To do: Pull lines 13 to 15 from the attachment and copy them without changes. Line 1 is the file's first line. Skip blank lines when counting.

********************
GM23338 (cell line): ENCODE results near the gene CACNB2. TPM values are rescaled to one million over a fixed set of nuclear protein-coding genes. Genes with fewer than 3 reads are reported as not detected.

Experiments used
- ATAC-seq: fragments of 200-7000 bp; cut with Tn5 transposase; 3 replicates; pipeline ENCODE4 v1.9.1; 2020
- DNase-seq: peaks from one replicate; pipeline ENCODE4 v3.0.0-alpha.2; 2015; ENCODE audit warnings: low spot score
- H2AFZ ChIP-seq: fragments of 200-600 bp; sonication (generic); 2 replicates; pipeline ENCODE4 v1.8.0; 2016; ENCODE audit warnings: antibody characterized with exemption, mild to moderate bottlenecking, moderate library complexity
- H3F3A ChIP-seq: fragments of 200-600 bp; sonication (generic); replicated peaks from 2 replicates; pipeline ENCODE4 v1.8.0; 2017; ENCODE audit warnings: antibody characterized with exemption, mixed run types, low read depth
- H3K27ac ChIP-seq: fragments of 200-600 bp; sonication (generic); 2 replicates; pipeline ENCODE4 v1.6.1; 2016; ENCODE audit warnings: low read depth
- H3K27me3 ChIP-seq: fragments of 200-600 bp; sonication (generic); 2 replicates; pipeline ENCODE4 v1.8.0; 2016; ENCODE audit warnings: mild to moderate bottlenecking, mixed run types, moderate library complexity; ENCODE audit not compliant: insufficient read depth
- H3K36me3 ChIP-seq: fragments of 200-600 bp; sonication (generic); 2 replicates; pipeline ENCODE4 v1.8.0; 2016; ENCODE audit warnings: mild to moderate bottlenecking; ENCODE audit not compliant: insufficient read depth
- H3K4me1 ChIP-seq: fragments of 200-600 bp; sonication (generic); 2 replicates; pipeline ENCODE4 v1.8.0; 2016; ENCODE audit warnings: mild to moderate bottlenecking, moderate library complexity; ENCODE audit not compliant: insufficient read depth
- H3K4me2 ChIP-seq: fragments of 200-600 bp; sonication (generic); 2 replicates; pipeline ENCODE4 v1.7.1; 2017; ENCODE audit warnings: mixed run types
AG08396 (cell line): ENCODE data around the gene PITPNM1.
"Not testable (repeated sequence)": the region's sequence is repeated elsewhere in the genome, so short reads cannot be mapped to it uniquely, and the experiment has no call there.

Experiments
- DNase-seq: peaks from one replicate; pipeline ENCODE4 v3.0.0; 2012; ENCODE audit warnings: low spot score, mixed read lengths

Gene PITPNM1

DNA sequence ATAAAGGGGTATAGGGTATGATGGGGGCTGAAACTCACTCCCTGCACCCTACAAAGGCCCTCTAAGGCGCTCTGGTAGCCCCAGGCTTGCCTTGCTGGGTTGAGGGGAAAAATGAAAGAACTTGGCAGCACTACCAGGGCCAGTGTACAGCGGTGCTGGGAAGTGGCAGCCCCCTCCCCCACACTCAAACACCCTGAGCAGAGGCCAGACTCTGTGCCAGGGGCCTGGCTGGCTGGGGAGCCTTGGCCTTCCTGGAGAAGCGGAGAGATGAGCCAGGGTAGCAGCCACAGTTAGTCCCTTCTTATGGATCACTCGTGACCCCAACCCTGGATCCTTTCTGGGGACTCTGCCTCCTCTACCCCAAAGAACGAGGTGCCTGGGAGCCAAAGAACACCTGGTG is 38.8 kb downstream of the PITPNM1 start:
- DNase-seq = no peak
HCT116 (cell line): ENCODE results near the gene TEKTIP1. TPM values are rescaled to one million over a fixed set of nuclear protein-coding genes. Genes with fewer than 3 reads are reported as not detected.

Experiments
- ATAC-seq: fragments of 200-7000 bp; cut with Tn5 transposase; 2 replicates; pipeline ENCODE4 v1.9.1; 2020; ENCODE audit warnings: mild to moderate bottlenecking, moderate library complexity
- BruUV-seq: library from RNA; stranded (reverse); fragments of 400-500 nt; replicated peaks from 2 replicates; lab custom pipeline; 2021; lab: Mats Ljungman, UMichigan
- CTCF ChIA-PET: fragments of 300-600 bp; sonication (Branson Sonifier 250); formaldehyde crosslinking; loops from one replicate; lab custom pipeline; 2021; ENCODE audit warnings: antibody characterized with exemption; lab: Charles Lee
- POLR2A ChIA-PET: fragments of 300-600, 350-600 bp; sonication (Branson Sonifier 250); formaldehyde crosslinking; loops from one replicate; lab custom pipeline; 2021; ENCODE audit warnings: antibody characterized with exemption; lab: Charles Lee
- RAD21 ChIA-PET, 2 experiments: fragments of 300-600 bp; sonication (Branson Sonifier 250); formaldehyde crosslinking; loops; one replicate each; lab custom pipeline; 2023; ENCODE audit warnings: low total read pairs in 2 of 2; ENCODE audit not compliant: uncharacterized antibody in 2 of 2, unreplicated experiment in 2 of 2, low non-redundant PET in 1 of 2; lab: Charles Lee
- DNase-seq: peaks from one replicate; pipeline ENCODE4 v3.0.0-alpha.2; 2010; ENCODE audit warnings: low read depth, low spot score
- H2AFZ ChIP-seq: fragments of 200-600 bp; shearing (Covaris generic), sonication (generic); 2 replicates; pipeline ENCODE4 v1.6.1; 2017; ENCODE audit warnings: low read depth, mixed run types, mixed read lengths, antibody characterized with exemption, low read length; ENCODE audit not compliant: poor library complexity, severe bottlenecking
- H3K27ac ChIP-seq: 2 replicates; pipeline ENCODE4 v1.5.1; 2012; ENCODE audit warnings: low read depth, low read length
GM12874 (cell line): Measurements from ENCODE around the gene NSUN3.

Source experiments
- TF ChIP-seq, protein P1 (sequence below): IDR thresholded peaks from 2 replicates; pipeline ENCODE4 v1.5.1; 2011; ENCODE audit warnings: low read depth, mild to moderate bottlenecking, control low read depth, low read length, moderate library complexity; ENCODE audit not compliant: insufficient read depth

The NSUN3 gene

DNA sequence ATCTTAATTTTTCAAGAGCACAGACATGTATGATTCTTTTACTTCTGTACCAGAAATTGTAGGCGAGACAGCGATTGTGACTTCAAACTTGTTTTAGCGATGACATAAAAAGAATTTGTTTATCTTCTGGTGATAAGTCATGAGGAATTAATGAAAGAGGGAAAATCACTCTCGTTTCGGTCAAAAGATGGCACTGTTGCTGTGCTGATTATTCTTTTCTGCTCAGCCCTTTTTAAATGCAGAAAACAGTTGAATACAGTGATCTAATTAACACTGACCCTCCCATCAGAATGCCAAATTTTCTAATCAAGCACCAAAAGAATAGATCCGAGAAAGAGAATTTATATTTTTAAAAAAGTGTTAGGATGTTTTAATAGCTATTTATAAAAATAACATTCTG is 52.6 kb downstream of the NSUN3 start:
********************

"Not testable (repeated sequence)": the region's sequence is repeated elsewhere in the genome, so short reads cannot be mapped to it uniquely, and the experiment has no call there.

Experiments
- DNase-seq: peaks from one replicate; pipeline ENCODE4 v3.0.0; 2012; ENCODE audit warnings: low spot score, mixed read lengths